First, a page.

By your endurance you will gain your souls.
It's early spring at our house.
I'm busy changing the sheets on our bed when I hear it.
Tap, tap, tap, tap, tap.
Just beneath the bedroom window.
Tap, tap, tap, tap, tap.
Too soft for a woodpecker's sturdy bill knocking against the cedar siding. What kind of bird, I wonder, is methodically, industriously, drilling away on our home?
As our window is recessed below, I have no view from here. I have to risk scaring the bird away with a visit to our deck. I open the door and move as slowly and cautiously as possible. I focus on the siding jutting out beneath the window.
No bird in sight.
Wait! Are there some dents in that knothole, the soft-spot in the cedar? Why, yes, indeed, there are!
Before I can take my next breath, the mystery is solved. A diminutive nuthatch swoops effortlessly from the nearby limb of a tree, clutches the side of the house, and begins to peck decisively, determinedly, at that very spot!
I watch, transfixed by his monumental endeavors. Surely, I think, he can't keep this up for long.
True to my thought, after several moments of intense tapping, he retreats. Only to be replaced by his mate who attacks the spot with fresh vim and vigor.
No doubt about it. These two have decided to nest here! If they succeed in opening the hole, they will have the perfect, sheltered spot to lay their eggs and hatch their babies.
Being the nature-enthusiast that I am, my elation knows no bounds. I am humbled and honored that these humorous, entertaining little birds have chosen our house above any nook or cranny they could find in the woods to raise their family.
Danny, my husband, is dubious at best.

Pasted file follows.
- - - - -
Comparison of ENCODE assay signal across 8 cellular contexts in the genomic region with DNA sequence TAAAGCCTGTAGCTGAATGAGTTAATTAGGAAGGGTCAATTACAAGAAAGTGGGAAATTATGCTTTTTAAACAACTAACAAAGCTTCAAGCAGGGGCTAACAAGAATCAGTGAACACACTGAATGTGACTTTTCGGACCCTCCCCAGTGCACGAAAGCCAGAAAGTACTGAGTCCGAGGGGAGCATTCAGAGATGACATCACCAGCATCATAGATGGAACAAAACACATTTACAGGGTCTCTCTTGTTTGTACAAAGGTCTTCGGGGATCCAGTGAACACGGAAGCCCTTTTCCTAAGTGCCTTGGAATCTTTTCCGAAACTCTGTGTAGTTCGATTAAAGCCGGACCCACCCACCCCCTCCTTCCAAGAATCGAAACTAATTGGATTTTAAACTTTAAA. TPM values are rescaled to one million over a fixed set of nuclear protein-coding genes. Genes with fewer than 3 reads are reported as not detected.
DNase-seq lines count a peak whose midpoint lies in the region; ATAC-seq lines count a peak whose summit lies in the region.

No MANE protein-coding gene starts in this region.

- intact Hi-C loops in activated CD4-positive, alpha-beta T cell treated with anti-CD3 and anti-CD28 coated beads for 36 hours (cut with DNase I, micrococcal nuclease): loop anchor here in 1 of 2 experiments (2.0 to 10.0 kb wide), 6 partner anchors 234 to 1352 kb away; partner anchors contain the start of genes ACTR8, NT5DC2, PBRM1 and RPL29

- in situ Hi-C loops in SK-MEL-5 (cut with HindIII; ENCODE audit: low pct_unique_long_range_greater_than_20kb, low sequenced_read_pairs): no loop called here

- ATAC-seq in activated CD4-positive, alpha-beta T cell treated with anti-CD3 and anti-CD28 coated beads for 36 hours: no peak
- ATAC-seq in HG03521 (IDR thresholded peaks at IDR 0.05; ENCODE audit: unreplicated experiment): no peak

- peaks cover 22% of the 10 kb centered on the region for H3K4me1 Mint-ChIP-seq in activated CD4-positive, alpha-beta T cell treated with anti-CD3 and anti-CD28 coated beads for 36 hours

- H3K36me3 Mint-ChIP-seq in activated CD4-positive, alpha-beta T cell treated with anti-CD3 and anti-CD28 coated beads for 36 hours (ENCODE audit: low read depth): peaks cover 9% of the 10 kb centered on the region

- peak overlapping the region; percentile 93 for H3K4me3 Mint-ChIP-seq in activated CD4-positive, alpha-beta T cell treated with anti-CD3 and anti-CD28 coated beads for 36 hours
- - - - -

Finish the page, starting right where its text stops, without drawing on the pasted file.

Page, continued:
"Even if they can peck through that knot, I'm not sure I like the idea of them nesting in our house."
"But, it's not actually in our house, " I protest. "They are in the hollow space beneath our window. What harm can that possibly do?"
He shrugs, "I suppose there's no stopping them at this point. Guess we'll just have to wait and see what happens."
For days, we observe the progress as these two with minds as one continue on their mission. The hole grows larger and larger until it is, at last, long and wide enough to allow them to pass easily through it.
Let the nest building begin!
This pair of nuthatches offers the perfect example of what it means to persevere, to endure, to never give up. They see an opportunity, even though the way they go is not easy. They view the obstacle, but they focus on the goal.
The word "quit" does not exist for them.
They are doing everything in their power to answer God's call to provide a safe haven for their fledglings and the propagation of their species.
They are saying, "yes" when the world around them says, "no".
By their endurance, all, for God and His world, is gained.
How can you view obstacles as opportunities, endure for the sake of your soul?
Will you pray with me?
When we stop, Father, and take time to examine and appreciate the creatures who cohabit this world with us, we can learn so much. Help us to become more observant. Guide us through this obstacle course called life. May we endure for Your sake and the saving of our souls. Amen.
Psalms 20, 21:1-7 (8-14) or 110:1-5 (6-7), 116, 117
1 Thessalonians 4:13-18
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